I came to the Vineyard as a six year old whose idea of bliss was reading Archie comics and baseball box scores. Except for changing storefronts and the absence of GTOs, the Island towns still seem to me much the same. Sure, changes have happened. But this is the secret of summer — it doesn’t really change. Summer on the Vineyard is a mythic season whose best quality is timelessness.
The Vineyard is a place that is both mythic and real for a vast cross section of people, both summer and year-round. Arguably, the Vineyard surpasses other East Coast islands and seaside towns because it has greater diversity and acceptance. Where else can you find such a variety of landscapes and lifestyles and social communities?
Sometimes people declare the end of the real Vineyard. Clinton ruined it. Obama ruined it more. The one per cent are ruining it. McDonalds would have ruined it. Cape Wind will surely ruin it. The longer you’ve been here, the worse the Island seems to have gotten. The introduction to a recent book proclaimed the arrival of Joni Mitchell’s paved paradise: “Our Island way of life, relatively unchanged for centuries, is gone.”
We can lament the disappearance of nature and freedom and blame progress for destroying a way of life. Or we can acknowledge that the Vineyard works because it occupies a prominent role in many lives and minds, and inspires people to stay and keep coming back. When people say “the Vineyard,” they’re often referring to their collective experiences here, not simply a location. My Vineyard is not your Vineyard or his or hers. Thousands of Vineyards exist side by side. For many, the Island’s significance is not just in its natural, quaint and diverse geographical landscapes and variety of lifestyles and communities, but also in the special spot it occupies in the senses and the heart.
The Vineyard’s powerful lure comes in part from its history of open-mindedness, its accepting and egalitarian nature and its diversity. The Island was never dominated by a uniform landscape, industry or homogeneous group of people. Various religious, racial, cultural, economic and seasonal communities existed side by side for generations. Towns developed their own distinct characters. Families worked the land and raised livestock, while others went whaling and were gone at sea. Methodist revivalists formed a summer colony in Oak Bluffs, middle class Black families were prominent in the early tourist trade, and Portuguese immigrants joined the fishing trade. A deaf community thrived in Chilmark at one time. Islanders lived divergent, separate lives that led to conflicting views. But greater than any differences was their common identity: an us-against-all-else mentality often found on islands, a unique blend of individualism and collectivism.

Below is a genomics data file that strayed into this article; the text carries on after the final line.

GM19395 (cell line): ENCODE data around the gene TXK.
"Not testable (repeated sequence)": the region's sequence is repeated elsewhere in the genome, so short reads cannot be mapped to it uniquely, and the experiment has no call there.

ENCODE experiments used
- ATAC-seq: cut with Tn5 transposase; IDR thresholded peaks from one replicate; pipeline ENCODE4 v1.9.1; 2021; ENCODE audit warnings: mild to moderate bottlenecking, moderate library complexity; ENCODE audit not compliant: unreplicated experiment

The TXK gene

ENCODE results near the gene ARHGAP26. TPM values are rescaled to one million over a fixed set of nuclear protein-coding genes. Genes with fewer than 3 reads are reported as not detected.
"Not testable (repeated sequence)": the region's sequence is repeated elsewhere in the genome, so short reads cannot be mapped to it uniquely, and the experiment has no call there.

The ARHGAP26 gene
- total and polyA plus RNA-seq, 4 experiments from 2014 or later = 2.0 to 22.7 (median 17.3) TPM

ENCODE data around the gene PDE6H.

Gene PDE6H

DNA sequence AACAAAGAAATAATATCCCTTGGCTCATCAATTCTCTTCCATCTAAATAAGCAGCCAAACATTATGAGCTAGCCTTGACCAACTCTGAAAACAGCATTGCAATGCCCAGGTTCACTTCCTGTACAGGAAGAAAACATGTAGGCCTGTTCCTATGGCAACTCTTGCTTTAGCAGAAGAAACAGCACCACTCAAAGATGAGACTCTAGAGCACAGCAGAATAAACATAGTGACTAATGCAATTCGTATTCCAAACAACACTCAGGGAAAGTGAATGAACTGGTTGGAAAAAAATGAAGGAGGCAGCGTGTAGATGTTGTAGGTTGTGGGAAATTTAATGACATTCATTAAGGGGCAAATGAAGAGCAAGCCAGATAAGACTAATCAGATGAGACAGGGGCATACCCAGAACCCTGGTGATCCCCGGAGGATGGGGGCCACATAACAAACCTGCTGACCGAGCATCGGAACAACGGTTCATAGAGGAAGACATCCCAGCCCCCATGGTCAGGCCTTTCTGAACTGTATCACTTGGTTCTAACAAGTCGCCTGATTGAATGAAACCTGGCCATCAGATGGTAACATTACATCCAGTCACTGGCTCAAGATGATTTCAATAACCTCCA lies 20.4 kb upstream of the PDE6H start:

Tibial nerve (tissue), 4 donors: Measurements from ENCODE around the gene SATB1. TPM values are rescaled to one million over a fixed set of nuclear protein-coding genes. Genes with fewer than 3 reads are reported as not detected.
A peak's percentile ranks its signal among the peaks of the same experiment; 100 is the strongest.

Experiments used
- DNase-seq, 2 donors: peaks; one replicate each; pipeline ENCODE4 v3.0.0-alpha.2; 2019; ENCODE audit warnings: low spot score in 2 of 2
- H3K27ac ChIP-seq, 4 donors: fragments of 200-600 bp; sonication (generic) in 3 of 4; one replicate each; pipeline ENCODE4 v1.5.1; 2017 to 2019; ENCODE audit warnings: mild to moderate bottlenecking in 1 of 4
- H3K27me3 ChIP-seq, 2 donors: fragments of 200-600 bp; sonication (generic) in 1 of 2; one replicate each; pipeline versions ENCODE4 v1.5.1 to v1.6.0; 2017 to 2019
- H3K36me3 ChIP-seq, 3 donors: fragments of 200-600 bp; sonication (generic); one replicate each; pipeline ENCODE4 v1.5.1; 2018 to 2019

Other tangible qualities improve the Vineyard for summer and winter people, such as the strong tradition of participatory democracy and high degree of activism and community involvement that stem from a heritage of Yankee self-rule and true grit. In a world increasingly defined by excess at the expense of others, the Vineyard is a breakwater. Dogs on beaches generate passionate town meetings. Controversial proposals like Cape Wind are aggressively debated. Historical traditions are fiercely defended. Agencies like the Martha’s Vineyard Commission and Martha’s Vineyard Community Services look out for Islandwide interests. A high level of community-wide giving reflects a genuine desire to help others.